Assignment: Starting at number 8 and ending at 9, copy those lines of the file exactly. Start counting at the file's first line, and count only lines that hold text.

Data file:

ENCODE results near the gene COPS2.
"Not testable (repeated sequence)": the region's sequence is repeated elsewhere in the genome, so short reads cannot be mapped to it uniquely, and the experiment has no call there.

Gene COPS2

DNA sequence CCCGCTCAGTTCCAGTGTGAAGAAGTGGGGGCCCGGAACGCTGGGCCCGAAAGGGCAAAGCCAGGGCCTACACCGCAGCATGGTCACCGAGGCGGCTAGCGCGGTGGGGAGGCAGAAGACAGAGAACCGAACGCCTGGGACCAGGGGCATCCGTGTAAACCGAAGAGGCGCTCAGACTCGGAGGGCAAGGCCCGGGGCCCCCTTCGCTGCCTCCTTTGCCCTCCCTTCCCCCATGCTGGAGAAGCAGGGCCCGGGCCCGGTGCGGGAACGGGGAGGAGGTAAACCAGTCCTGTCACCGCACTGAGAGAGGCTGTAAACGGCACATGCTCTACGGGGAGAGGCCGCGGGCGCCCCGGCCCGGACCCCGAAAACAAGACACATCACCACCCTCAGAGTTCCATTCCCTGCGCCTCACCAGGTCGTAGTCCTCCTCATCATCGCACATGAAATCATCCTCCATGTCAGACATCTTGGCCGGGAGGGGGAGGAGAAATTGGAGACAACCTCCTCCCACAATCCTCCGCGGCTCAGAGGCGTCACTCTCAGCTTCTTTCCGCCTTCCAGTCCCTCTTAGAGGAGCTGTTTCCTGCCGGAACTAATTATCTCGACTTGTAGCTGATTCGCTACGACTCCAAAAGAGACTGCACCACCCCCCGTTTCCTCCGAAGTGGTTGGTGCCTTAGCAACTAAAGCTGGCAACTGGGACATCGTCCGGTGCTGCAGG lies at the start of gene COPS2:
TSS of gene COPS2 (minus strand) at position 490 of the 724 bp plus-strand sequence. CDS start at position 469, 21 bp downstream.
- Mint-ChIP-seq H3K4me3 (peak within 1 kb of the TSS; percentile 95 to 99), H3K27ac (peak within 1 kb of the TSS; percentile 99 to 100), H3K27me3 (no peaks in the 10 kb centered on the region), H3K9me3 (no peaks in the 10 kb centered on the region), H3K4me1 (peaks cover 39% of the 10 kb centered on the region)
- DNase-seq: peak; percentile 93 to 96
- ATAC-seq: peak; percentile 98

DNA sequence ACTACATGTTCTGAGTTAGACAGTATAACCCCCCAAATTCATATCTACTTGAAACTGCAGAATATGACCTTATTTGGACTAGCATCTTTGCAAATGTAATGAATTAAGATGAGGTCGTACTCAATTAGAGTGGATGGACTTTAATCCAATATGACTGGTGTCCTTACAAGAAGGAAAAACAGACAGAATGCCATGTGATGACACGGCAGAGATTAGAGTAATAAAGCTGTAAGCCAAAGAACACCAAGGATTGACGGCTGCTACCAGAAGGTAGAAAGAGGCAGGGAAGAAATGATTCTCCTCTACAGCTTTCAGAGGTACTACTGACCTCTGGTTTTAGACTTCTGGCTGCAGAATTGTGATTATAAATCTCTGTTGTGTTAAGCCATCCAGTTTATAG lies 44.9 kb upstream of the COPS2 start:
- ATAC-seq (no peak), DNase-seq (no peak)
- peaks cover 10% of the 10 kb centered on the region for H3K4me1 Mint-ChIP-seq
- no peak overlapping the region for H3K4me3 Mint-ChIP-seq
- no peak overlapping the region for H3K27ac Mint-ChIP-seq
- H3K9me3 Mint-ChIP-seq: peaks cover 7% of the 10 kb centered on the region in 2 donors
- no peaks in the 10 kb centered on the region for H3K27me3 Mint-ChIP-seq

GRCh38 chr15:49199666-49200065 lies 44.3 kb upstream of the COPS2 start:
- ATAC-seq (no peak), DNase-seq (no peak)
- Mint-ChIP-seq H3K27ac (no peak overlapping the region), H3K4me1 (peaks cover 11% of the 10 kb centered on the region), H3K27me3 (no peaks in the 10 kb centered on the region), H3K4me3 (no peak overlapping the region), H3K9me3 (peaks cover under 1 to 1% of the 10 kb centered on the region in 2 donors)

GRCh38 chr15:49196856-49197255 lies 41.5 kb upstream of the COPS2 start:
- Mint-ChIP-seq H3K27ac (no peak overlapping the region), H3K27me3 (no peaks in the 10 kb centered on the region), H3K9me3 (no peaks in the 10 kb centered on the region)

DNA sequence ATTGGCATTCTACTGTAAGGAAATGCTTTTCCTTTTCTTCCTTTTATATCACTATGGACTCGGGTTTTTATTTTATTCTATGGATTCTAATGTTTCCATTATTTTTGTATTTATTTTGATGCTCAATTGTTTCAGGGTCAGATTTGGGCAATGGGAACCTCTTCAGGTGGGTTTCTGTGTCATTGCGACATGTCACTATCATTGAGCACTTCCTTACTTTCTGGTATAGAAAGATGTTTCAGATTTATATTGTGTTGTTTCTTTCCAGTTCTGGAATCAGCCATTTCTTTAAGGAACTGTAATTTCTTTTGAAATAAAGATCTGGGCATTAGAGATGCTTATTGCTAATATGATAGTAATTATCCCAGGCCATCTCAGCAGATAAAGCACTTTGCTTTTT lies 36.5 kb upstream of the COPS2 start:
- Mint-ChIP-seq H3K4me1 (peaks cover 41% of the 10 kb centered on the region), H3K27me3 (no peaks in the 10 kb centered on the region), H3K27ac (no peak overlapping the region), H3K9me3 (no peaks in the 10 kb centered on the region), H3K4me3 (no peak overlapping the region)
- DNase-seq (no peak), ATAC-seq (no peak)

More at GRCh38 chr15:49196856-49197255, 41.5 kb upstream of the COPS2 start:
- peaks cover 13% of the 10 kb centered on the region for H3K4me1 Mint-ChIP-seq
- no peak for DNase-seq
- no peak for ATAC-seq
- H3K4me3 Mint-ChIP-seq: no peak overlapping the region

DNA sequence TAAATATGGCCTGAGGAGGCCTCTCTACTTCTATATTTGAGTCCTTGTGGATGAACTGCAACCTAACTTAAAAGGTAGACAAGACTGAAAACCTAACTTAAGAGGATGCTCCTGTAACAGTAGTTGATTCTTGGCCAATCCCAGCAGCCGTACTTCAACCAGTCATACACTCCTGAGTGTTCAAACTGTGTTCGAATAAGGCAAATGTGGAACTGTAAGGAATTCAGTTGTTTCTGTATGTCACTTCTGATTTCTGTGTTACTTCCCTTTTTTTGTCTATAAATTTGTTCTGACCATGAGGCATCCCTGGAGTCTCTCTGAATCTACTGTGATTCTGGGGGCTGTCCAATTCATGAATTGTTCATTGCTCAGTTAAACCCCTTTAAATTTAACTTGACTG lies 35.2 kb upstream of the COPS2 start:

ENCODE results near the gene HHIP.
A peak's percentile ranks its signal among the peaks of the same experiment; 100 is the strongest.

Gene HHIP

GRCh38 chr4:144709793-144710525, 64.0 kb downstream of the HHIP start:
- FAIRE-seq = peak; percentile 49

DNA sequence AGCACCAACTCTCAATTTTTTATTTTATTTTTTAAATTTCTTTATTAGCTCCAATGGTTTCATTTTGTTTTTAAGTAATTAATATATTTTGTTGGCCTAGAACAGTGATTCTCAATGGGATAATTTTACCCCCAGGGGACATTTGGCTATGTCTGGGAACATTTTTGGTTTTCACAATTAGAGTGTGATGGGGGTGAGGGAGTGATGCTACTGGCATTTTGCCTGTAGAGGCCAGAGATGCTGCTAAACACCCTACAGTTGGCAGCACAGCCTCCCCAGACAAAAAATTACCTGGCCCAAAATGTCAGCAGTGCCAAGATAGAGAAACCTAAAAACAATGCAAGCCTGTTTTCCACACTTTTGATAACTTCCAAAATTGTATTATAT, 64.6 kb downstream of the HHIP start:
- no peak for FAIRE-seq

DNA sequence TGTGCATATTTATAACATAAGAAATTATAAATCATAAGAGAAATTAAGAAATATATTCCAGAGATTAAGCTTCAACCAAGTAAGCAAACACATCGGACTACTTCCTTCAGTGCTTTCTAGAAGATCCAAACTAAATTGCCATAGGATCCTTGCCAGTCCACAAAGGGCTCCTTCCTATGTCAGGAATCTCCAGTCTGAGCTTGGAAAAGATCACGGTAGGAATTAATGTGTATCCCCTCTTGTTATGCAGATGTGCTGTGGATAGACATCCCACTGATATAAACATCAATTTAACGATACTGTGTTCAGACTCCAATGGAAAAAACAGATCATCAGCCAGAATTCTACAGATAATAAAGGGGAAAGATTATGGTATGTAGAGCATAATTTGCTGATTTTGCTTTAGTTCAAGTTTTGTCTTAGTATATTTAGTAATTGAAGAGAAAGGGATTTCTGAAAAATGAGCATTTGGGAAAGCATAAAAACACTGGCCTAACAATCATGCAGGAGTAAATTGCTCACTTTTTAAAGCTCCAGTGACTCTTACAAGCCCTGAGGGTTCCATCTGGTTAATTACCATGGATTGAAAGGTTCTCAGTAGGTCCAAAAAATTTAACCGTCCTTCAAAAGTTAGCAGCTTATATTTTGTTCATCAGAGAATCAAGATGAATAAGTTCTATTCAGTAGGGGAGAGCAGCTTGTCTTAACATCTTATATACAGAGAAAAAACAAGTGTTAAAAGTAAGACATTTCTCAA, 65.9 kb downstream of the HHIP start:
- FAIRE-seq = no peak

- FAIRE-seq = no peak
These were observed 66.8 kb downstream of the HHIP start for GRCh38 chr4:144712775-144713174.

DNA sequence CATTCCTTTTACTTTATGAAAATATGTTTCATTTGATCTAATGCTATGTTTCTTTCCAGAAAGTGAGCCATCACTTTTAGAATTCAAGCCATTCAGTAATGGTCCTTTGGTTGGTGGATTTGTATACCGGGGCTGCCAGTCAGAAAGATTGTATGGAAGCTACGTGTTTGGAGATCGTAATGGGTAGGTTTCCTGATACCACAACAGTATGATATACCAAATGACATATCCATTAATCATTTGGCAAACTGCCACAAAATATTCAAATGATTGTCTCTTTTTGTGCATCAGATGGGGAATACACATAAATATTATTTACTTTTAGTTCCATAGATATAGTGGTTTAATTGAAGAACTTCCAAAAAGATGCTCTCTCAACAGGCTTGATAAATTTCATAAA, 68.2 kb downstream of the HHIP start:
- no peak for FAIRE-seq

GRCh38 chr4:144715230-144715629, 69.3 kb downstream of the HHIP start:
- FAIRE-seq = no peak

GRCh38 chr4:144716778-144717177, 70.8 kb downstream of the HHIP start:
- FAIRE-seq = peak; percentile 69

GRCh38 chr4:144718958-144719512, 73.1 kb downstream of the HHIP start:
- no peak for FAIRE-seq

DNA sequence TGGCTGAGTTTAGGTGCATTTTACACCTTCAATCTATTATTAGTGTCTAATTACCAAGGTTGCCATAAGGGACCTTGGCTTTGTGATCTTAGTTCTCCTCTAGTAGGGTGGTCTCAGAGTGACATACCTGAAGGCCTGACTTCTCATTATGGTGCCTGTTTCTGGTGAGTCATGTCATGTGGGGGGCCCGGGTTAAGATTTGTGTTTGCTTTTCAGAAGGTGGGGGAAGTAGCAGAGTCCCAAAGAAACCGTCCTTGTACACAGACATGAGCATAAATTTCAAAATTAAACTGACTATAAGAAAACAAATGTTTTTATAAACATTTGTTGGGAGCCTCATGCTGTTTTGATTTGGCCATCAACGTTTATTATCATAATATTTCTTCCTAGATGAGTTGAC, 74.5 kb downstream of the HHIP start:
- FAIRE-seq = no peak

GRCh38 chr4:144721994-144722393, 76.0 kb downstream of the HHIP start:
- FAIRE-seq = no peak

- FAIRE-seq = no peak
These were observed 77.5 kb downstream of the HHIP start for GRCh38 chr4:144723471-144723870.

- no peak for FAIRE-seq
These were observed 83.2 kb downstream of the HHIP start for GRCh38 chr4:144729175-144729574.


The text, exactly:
- ATAC-seq: peak; percentile 98

DNA sequence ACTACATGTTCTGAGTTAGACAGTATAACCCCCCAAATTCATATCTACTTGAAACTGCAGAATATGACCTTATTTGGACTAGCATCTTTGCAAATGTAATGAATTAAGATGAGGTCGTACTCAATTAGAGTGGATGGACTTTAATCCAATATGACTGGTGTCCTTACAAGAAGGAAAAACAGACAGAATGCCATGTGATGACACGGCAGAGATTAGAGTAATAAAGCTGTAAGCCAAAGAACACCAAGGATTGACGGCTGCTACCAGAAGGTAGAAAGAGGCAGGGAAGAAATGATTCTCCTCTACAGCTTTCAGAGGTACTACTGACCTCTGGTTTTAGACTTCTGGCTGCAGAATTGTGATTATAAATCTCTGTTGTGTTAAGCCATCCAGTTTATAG lies 44.9 kb upstream of the COPS2 start: